815 F2d 705 Southern Labor Union Local v. Gatliff Coal Company

815 F.2d 705

SOUTHERN LABOR UNION, LOCAL 295, Plaintiff-Appellee, Cross-Appellant,
GATLIFF COAL COMPANY, Defendant-Appellant, Cross-Appellee.

Nos. 86-5136 and 86-5173.

United States Court of Appeals, Sixth Circuit.

March 6, 1987.

Unpublished Disposition
NOTICE: Sixth Circuit Rule 24(c) states that citation of unpublished dispositions is disfavored except for establishing res judicata, estoppel, or the law of the case and requires service of copies of cited unpublished dispositions of the Sixth Circuit.

Before ENGEL and BOGGS, Circuit Judges; and CONTIE, Senior Circuit Judge.


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Gatliff Coal Company appeals a district court judgment enforcing an arbitration award of backpay, and Southern Labor Union, Local 295, appeals the failure of the district court to award prejudgment interest from the date of the arbitrator's supplemental decision fixing the amount owed to employees.


Gatliff Coal Company provided coal by means of deep mine production, strip mining, and the purchase of coal from outside sources. Approximately 10 percent of Gatliff's monthly output was provided through its deep mine operation. In December 1982, Gatliff temporarily closed its deep mine operation because of the cost of that operation.


The collective bargaining agreement between Gatliff and the union did not proscribe the purchase of coal from outside sources, a long-standing company practice. However, the union asserted that the purchase of coal from outside sources at a time of layoff was contrary to the agreement, which allowed the company to "contract and subcontract for the production of products, facilities, or services so long as such contracting or subcontracting does not replace a bargaining unit employee." The union successfully argued that the purchase of coal from outside sources had the effect of replacing bargaining unit employees.


A union employee filed a grievance based on Gatliff's use of purchased coal to meet demand and its layoff of bargaining unit employees. The grievance was submitted to arbitration. The arbitrator concluded that the company's right to discontinue operations only applied to a shutdown on a permanent basis, and that under the situation of temporary closure, the purchase of coal from outside sources was tantamount to contracting or subcontracting and had the effect of replacing bargaining unit employees. The arbitrator awarded reinstatement and backpay, but later amended the award to include only backpay, and then only to August 1983, the date the company completely closed its deep mine operations. The district court upheld the arbitration award.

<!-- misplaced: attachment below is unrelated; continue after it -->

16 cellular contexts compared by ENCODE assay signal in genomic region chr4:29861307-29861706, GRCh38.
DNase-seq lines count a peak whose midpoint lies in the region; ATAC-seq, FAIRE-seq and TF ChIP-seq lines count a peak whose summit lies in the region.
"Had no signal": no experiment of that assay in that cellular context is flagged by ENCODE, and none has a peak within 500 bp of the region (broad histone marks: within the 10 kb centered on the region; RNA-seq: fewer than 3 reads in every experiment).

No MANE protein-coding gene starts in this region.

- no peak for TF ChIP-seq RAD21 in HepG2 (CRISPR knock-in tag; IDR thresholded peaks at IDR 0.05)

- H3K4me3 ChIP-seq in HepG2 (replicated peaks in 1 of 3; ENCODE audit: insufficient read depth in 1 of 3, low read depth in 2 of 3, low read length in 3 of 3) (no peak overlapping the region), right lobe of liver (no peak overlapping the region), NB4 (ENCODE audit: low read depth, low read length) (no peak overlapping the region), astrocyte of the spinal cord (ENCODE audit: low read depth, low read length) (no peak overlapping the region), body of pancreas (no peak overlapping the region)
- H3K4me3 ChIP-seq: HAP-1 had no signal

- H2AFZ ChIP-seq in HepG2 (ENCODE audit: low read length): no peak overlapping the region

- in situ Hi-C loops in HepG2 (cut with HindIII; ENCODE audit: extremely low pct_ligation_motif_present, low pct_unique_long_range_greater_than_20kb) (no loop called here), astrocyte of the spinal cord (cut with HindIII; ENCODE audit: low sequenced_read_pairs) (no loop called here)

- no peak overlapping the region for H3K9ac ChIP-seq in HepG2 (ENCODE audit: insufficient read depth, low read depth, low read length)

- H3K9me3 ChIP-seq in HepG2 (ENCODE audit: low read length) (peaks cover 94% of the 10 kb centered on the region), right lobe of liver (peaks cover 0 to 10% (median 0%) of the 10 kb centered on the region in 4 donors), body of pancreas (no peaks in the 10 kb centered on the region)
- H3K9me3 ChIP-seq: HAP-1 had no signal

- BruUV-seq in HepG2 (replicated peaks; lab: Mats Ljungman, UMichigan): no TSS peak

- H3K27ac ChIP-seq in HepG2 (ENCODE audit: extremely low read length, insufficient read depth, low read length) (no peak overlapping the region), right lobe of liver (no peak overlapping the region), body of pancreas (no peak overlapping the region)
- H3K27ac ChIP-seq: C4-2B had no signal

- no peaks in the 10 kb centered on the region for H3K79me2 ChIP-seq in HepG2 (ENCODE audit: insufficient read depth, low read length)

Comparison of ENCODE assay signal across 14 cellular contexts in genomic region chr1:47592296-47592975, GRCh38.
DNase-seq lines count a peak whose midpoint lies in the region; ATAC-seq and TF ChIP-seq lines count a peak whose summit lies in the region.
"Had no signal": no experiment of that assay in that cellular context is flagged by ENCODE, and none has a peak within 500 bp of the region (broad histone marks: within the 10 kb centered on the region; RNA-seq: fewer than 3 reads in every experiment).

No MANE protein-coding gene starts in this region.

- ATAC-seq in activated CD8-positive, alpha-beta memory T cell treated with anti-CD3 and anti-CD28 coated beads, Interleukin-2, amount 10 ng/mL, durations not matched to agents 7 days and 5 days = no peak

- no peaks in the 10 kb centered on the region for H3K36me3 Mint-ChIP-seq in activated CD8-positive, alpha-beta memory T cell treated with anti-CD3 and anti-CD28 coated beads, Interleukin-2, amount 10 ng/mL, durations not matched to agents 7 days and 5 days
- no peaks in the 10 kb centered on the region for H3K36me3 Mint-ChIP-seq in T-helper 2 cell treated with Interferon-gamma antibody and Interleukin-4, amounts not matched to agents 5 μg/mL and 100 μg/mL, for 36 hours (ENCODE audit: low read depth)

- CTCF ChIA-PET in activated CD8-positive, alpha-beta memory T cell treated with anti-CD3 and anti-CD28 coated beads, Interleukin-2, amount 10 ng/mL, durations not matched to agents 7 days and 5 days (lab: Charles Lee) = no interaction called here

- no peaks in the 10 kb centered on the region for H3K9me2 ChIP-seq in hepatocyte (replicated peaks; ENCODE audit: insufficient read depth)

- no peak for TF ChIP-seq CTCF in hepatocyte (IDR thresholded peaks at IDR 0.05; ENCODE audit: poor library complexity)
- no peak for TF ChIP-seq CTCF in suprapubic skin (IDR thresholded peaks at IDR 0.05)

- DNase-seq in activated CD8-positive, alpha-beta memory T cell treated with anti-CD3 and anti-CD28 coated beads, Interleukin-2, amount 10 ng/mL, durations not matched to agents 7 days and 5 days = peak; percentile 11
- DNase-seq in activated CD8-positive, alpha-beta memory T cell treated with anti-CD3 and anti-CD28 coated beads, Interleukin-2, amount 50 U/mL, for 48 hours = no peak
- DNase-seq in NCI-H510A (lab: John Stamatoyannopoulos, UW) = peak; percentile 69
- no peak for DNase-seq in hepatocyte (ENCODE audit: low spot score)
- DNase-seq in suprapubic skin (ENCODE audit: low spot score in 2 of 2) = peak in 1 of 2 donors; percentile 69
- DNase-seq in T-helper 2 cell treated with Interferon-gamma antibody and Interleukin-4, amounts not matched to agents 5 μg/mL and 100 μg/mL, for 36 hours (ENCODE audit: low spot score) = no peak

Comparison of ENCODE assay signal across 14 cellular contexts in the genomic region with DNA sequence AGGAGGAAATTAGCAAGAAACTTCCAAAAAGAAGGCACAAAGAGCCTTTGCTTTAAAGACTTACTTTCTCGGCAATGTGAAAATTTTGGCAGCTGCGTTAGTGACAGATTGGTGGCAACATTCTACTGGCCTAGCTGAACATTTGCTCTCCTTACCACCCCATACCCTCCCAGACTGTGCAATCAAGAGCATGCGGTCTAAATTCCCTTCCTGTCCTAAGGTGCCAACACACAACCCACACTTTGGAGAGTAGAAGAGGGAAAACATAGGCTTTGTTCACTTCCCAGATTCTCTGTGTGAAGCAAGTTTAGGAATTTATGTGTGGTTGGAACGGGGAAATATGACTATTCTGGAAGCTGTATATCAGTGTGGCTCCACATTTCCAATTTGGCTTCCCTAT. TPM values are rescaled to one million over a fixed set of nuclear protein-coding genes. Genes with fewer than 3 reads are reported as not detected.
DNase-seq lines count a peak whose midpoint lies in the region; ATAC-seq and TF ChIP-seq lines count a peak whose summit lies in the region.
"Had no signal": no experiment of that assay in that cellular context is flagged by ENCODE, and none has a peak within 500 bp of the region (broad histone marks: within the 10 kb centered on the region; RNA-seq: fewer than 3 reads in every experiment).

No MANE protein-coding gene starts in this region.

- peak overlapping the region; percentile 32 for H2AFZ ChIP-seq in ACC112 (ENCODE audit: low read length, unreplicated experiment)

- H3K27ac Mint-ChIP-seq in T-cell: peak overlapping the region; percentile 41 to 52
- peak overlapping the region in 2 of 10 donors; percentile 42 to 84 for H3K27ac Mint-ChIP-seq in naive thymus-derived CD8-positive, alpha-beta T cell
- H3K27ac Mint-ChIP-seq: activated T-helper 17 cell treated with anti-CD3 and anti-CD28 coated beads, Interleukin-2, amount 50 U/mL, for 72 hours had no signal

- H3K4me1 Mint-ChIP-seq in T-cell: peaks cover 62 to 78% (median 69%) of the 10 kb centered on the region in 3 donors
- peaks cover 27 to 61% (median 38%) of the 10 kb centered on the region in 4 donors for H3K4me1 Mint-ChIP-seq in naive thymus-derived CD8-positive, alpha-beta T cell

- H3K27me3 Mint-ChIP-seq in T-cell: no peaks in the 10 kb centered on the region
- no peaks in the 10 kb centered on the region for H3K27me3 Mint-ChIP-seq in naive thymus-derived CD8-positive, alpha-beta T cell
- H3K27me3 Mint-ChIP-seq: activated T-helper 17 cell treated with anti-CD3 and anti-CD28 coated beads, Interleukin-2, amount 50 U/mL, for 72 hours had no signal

Gatliff challenges the district court judgment on several grounds: Gatliff's action did not involve "contracting or subcontracting" as contemplated by the terms of the collective bargaining agreement; the arbitration award was contrary to rights reserved in the management clause, which allowed the company to decrease or discontinue operations in whole or in part; the arbitrator ignored the common law of the shop, the prior practice of the parties, and uncontradicted evidence of the parties' intent; and the award violates federal and state law by leading to a violation of the hot cargo prohibition of the National Labor Relations Act, by sanctioning feather-bedding in violation of the same act, and by allowing double recovery contrary to Kentucky law.


Upon consideration, we are of the opinion that the district court correctly resolved the issues presented to it and to us on appeal. We particularly agree with United States District Judge Eugene E. Siler, Jr. that:


The issue is not what this Court would have done, or what the preferable outcome would have been in the eyes of the Court. As stated in Industrial Mutual Ass'n, Inc. v. Amalgamated Workers, Local 383, 725 F.2d 406, 409 (6th Cir.1984), the review of this Court is "limited to determining whether the award 'draws its essence from the collective bargaining agreement,' " quoting from United Steelworkers of America v. Enterprise Wheel & Car Corp., [363 U.S. 593, 597 (1960) ]. Moreover, it is immaterial whether this Court believes that the arbitrator's analysis is the best interpretation of the collective bargaining agreement, as it is sufficient if he renders a permissible interpretation. Industrial Mutual Ass'n, Inc. v. Amalgamated Workers, Local 383, supra at 409, quoting from Retail Clerks Union Local No. 1557 v. Murfreesboro Vending Service, Inc., 689 F.2d 623, 626 (6th Cir.1982) (per curiam).

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Southern Labor Union v. Gatliff Coal Co., No. 84-48, Memorandum on Summary Judgment (E.D.Ky. Jan. 2, 1986).


Presented to the district court, but not resolved, was the question of the plaintiff's entitlement to an award of interest from the date of the decision of the arbitrator on February 17, 1984, to the entry of the judgment by the district court on January 2, 1986.


Accordingly, the cause is REMANDED to the district court for determination of whether the plaintiff is entitled to prejudgment interest for the above-mentioned period, and in all other respects the judgment of the district court is AFFIRMED.